1. There is simply no arguing about what is better between a fullsize truck and a midsize. The fullsize market is just crazy competitive and is leaps and bounds ahead of the midsize offerings. This coming from a midsize truck guy. I may bail next time.

    19. Hands down the Toyota Highlander for reliability and Colorado because you have more configuration to choose from.

    20. I almost pulled the trigger on an Acadia, and a Traverse when shopping for a vehicle for my family of 5 (2 adults, 2 kids in rear facing car seats, and one in a booster). The wife was trying to avoid the minivan at all cost, but we ended up with a Sienna with 2 captains seats in the middle, and a bench in the last row. She drove it and immediately fell in love with all the room for the family, and the cargo space. The 2 little ones drop right into their car seats, and the 9 year old walks right between the captains seats, and buckles herself right in. It’s by far the best decision we ever made for our family. We’ve had no issue carrying 7 to 8 passengers when needed, and just finished a 1200 mile road trip with zero issues averaging about 25 mpg.

      My parents purchased a Highlander the following year, and while it’s a nice vehicle, we once took a 45 minute drive with 7 passengers and it was miserable. The 3rd row is absolutely useless for adults, and children in car seats, and cargo space is reduced to almost nothing. 5 passengers would be the max for everyone’s comfort in my opinion. They’re also never been able to get more than 18 mpg on a tank, driving all highway, and they drive like turtles.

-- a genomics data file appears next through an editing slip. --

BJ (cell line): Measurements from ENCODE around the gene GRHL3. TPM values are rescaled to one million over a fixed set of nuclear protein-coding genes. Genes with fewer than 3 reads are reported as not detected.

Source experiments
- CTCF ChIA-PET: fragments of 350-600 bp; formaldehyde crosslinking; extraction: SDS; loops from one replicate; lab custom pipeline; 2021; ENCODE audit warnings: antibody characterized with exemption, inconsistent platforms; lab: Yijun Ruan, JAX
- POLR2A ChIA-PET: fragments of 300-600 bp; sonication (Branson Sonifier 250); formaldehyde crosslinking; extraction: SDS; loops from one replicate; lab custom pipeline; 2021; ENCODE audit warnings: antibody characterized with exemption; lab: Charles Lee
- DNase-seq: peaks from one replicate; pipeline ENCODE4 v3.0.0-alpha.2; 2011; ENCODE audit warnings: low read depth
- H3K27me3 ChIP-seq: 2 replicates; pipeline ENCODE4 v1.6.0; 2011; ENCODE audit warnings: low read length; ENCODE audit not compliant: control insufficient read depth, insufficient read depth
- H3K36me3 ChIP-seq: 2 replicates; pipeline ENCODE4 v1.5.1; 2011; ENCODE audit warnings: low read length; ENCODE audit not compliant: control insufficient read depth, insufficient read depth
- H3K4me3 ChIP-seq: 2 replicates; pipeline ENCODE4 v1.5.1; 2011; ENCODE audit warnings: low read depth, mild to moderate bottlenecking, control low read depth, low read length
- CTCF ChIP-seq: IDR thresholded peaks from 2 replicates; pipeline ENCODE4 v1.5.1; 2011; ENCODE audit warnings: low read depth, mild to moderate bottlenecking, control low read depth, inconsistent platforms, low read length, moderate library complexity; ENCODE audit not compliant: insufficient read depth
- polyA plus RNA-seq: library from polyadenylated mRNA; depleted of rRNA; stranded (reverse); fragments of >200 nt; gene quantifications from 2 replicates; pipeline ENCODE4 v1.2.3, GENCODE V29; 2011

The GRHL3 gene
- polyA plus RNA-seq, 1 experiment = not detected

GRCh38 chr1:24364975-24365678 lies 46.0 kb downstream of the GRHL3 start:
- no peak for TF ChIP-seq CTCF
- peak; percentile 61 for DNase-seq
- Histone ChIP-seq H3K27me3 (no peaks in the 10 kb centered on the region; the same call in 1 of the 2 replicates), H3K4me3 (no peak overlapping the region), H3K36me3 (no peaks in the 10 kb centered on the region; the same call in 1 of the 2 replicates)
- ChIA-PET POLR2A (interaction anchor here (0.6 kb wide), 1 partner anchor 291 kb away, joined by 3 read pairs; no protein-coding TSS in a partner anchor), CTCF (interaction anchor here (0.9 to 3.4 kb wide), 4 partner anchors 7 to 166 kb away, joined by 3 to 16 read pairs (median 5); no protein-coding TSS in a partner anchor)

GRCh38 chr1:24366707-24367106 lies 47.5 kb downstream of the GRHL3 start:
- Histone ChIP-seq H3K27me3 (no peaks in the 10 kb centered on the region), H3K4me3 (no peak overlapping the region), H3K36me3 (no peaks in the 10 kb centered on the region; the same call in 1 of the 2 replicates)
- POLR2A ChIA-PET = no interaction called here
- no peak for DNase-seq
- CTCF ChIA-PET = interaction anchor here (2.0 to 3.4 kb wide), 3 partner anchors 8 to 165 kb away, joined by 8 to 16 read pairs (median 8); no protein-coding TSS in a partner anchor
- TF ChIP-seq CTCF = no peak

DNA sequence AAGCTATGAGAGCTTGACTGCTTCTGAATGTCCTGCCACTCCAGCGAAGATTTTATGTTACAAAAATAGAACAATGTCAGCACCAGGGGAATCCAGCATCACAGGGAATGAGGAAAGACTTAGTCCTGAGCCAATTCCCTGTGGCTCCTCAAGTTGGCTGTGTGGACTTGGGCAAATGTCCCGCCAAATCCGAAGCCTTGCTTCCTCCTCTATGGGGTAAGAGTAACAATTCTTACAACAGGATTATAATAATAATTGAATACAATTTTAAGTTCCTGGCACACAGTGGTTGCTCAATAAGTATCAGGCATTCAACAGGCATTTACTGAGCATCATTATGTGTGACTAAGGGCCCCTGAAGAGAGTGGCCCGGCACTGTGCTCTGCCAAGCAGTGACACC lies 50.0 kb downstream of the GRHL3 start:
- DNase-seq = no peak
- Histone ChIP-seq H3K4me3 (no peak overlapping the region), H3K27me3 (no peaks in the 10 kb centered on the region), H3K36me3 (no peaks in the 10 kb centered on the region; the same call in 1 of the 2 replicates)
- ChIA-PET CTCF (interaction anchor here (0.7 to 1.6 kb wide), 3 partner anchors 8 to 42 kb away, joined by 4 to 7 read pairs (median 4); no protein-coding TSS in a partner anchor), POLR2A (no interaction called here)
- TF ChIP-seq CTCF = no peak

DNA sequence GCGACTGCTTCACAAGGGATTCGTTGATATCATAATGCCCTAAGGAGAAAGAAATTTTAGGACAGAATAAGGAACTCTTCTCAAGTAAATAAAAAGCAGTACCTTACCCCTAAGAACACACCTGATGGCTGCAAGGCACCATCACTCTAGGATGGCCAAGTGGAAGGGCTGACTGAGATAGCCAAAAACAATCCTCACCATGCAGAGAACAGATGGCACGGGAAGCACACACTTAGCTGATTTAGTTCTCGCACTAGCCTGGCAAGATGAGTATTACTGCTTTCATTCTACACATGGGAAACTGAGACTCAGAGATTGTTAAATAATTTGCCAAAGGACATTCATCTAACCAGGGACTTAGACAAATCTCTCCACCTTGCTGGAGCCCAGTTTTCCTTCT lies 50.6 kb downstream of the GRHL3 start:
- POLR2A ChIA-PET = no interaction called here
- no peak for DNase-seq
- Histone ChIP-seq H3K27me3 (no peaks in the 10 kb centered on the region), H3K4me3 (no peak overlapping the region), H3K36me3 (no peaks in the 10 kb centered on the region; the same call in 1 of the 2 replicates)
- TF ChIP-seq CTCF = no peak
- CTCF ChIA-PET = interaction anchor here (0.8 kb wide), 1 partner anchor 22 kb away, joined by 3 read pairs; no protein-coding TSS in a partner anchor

I also have a friend who recently purchased a Acadia Denali, and while he likes it, he never drives it because he’s filling the tank up ever 3 to 4 days.

      All in all, test drive them all, and see what works best for you, and your family. They’re all major purchases, and buyers remorese is a bitch.

    21. Hi Guys, thanks for all the responses so far!

      For clarity – the SUV’s I’m choosing from are all 2017/2018 models.

      I could go up to $90k if needed; I just didn’t want to go that high.

      So far, I’m swaying toward Colorado/2018 Traverse, or the Honda Pair.

      Keep the comments flowing please guys!
      Thanks so much.

    22. Colorado and traverse hands down! I’d go diesel with the Colorado, and that 3.6 v6 is a great motor, had 2 in the past (I trade my cars at 100k) and had no problems with them what so ever!

    23. The Nissan Frontier will save you money with the lowest cost compared to the competition, and the Nissan Pathfinder has three rows with good MPG from the CVT transmission, and it’s still rated to tow, I think at or a little above 5,000 pounds. The Frontier is an older design but if that doesn’t bother you it could be a cost effective reliable option, but fuel economy might be a problem. Your other choices that you mentioned are probably all great options, I would just recommend test driving, and researching each vehicle. If you’re going to be spending that kind of money there’s nothing wrong with taking your time to be fully informed before you step on to a dealers’ lot.

      1. The problem I have is, I hate CVT transmissions!

        If the Frontier is replaced with the Euro-model Nevada for 2018, I may be tempted, but I think it’ll be release too late for his purchase.